The hunt for hellbenders

As a passel of high school interns tugged and squirmed their way into wetsuits along the edge of the Oconaluftee River last month, Park Ranger Susan Sachs — a seasoned salamander hunter — shared a few tricks of the trade.


“The general rule with salamander hunting is the bigger the rock, the bigger the salamander,” Sachs said.

They hoped to track down the largest salamander of all, the elusive hellbender. The group would spend the day peering under large rocks — sometimes taking two to three people armed with log rollers to lift — where the hellbenders make their homes.

“If you see big flat rocks with crawl spaces underneath, those are the rocks we want to lift,” Dr. Michael Freake, one of the nation’s top hellbender experts, told his helpers for the day.

Hellbenders are similar to their better-known Deep South cousins, the mud puppy. If you’re still in the dark, imagine an underwater iguana. Hellbenders are prehistoric creatures from the Jurassic Period, one of the first amphibians. They have wide mouths that wrap from ear to ear around their faces and are chock full of teeth. They love crayfish, but settle for just about any unsuspecting creature that happens by their rock at dinner time.

“They seem to be a sit and wait ambusher,” Freake said. “If something swims by they just inhale it basically.”

Much about the hellbender is a mystery, however. Freake, a researcher at Lee University, is surveying creeks and rivers in the Great Smoky Mountains National Park to find where they live and how many there are. Local high school interns working in the park for the summer through a Burroughs Wellcome Fund grant were deployed to help Freake make a sweep up the Oconaluftee River outside Cherokee.

They fanned out in the river, lowered their snorkels and flopped on their bellies in search of promising large rocks. Some rocks were so massive and heavy it seemed impossible for anything to be under there. Freake postulated that the hellbenders burrow under the rocks and actively carve out a hole for their home. Once a hellbender stakes claim to a good rock, he won’t give it up easily.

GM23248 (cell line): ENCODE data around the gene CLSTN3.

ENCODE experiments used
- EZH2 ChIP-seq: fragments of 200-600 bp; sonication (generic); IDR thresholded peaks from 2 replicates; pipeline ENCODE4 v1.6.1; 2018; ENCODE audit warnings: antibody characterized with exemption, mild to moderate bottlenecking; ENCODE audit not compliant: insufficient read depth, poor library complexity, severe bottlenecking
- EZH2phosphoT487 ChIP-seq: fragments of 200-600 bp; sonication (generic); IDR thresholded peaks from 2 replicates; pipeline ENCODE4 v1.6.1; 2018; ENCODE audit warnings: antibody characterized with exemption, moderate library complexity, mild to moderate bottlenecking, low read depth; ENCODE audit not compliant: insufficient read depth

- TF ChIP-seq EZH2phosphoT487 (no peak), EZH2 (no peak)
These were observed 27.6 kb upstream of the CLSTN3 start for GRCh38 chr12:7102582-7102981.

“I have one hellbender in the Hiwasee that’s recognizable because it has a leg missing and we’ve found him under the same rock three years in a row,” Freake said.

Hellbenders can be territorial over their rocks.

“They actually fight quite a lot. Some them have bite marks or are missing toes or legs,” Freake said.

The perfect egg-laying rock is also a hot commodity.

“They are looking for something that is hard for predators to get into and wouldn’t shift during the winter rains,” Freake said. “There’s a limited number of good rocks. The biggest hellbenders win, so you don’t breed until you get big basically.”

Hellbenders don’t breed until they get half

Rock after rock was lifted, until finally Freake emerged with a writhing grey salamander. One good long look at the giant-mouthed creature and the thought of sloshing around in the river in water sandals became a tad disconcerting. Freake assuaged any fears, however. Consider this, he said. Deep Creek is the most popular real estate in the park for hellbenders. It’s also the most popular swimming hole. Hundreds of children float down the creek in inner tubes every day in the summer and none have lost a toe yet.

Hellbenders can get a bit ornery when they are plucked from the water and mauled around by Freake and his team, however, who weigh them, measure them and take a DNA samples. One bite inflicted on a researcher took stitches. Thus is the life of a hellbender hunter.

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